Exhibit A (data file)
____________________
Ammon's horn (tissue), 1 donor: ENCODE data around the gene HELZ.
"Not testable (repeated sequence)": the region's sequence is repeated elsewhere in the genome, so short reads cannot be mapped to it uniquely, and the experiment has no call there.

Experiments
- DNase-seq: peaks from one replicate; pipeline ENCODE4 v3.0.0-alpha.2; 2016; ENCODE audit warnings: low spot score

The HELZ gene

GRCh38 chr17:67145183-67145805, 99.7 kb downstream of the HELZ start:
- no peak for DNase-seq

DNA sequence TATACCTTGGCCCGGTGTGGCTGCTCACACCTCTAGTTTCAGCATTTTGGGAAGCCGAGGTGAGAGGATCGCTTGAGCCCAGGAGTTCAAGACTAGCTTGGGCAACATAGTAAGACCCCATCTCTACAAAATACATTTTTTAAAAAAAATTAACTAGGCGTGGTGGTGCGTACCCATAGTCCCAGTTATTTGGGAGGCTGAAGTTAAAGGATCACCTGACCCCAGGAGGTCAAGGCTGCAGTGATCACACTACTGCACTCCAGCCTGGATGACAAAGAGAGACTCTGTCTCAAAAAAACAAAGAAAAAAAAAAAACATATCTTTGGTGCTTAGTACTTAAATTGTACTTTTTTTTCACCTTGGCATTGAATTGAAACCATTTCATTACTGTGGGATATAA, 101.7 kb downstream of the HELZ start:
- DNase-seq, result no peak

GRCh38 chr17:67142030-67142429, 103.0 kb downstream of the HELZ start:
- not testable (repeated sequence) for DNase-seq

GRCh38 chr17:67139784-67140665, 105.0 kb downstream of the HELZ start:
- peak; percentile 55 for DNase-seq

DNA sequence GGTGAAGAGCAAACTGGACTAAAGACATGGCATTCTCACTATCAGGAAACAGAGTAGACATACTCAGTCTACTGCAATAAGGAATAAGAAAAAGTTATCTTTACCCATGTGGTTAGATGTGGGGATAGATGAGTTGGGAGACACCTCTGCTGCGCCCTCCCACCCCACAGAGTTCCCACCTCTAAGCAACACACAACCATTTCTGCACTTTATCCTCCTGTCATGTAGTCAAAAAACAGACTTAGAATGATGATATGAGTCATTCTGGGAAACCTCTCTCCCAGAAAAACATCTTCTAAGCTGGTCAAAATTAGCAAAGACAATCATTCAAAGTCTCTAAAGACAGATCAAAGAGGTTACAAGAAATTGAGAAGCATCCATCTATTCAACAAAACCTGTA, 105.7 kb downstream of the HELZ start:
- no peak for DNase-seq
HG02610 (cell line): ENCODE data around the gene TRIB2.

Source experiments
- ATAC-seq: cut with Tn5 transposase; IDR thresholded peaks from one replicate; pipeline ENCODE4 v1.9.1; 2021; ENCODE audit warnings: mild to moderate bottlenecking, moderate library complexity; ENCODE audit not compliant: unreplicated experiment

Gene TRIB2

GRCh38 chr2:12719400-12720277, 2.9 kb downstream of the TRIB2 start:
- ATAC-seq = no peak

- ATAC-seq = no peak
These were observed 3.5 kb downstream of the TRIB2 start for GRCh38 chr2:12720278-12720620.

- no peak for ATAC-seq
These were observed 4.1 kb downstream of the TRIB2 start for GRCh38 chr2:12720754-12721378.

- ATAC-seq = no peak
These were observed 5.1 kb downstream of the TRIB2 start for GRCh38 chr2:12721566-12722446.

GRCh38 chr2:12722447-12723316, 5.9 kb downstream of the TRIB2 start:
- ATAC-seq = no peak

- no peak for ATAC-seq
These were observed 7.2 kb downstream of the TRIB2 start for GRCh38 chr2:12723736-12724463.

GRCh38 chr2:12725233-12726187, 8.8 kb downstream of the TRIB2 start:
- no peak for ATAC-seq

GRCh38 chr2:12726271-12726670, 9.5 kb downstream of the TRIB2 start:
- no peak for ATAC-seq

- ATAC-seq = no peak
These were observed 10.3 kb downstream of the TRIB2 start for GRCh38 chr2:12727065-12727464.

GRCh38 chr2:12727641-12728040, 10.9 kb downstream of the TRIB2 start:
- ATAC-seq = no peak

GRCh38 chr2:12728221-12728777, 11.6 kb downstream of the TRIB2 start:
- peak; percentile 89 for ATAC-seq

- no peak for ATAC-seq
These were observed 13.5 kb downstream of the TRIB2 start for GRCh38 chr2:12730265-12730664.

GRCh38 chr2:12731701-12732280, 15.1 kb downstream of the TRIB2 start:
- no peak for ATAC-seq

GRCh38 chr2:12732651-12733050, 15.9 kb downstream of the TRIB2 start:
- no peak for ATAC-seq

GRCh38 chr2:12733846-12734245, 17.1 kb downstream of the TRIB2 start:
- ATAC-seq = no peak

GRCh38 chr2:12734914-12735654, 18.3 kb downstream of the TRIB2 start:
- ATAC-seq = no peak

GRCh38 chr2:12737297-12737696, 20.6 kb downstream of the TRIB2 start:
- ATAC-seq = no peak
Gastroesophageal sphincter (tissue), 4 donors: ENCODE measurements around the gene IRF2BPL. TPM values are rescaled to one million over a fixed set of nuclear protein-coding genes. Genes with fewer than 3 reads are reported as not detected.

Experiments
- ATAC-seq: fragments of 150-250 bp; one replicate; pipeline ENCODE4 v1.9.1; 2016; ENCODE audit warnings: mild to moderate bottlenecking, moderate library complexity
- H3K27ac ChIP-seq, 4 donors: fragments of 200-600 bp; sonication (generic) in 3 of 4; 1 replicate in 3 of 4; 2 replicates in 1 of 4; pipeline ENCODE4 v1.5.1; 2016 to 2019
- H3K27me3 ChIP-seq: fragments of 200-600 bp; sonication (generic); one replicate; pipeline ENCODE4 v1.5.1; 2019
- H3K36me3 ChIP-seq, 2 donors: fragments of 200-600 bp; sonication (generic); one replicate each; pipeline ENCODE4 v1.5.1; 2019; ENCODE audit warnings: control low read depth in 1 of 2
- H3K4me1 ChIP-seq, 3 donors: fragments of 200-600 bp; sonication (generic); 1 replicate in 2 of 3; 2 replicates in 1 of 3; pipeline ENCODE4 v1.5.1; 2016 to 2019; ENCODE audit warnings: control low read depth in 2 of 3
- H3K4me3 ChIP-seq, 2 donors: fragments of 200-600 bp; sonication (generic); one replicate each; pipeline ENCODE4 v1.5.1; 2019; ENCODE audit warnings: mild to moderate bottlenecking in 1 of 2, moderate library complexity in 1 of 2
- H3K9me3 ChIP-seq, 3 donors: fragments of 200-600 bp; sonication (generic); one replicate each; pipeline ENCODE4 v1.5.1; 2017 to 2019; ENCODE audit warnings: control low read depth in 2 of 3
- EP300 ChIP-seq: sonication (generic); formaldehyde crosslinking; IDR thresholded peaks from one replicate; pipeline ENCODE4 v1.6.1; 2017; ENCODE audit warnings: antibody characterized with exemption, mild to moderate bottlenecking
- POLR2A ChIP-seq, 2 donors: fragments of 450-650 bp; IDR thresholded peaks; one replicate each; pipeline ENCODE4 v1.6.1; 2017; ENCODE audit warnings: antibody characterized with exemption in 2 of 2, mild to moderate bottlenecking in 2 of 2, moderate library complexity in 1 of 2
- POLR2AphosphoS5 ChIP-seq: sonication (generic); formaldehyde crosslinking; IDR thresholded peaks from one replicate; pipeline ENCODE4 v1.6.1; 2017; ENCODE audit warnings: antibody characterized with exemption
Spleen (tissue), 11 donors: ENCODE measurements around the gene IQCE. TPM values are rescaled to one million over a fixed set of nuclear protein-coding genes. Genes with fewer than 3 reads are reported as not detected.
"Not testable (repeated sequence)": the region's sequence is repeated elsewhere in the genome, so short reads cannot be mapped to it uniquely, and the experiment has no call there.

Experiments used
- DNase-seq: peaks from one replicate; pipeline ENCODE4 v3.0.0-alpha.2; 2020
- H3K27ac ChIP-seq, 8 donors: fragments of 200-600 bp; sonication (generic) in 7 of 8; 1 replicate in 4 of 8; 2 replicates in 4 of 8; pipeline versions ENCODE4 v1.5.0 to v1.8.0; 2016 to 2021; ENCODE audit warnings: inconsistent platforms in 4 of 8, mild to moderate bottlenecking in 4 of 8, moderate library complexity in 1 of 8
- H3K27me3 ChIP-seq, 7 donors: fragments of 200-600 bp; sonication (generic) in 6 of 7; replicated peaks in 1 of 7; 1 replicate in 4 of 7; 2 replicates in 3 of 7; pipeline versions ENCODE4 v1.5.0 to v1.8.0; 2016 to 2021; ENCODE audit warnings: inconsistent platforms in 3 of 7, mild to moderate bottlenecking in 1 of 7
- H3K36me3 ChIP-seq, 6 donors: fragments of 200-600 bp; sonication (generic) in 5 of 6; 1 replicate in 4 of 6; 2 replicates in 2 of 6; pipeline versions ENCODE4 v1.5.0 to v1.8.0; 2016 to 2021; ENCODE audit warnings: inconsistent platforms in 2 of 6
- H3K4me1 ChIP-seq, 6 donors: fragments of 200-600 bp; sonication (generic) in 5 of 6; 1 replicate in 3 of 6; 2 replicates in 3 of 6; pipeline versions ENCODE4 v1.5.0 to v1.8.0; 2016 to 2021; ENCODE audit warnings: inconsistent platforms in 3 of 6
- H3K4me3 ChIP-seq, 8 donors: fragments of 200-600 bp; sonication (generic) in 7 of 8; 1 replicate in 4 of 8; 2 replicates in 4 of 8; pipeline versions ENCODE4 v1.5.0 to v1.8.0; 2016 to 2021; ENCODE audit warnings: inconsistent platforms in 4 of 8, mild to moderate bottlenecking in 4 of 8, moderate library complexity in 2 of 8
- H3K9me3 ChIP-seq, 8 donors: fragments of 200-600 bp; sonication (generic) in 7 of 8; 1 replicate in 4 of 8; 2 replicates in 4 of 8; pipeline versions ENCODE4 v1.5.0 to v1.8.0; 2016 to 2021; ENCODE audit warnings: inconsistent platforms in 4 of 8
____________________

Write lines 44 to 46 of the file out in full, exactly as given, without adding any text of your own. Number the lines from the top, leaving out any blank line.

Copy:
GRCh38 chr2:12731701-12732280, 15.1 kb downstream of the TRIB2 start:
- no peak for ATAC-seq

GRCh38 chr2:12732651-12733050, 15.9 kb downstream of the TRIB2 start: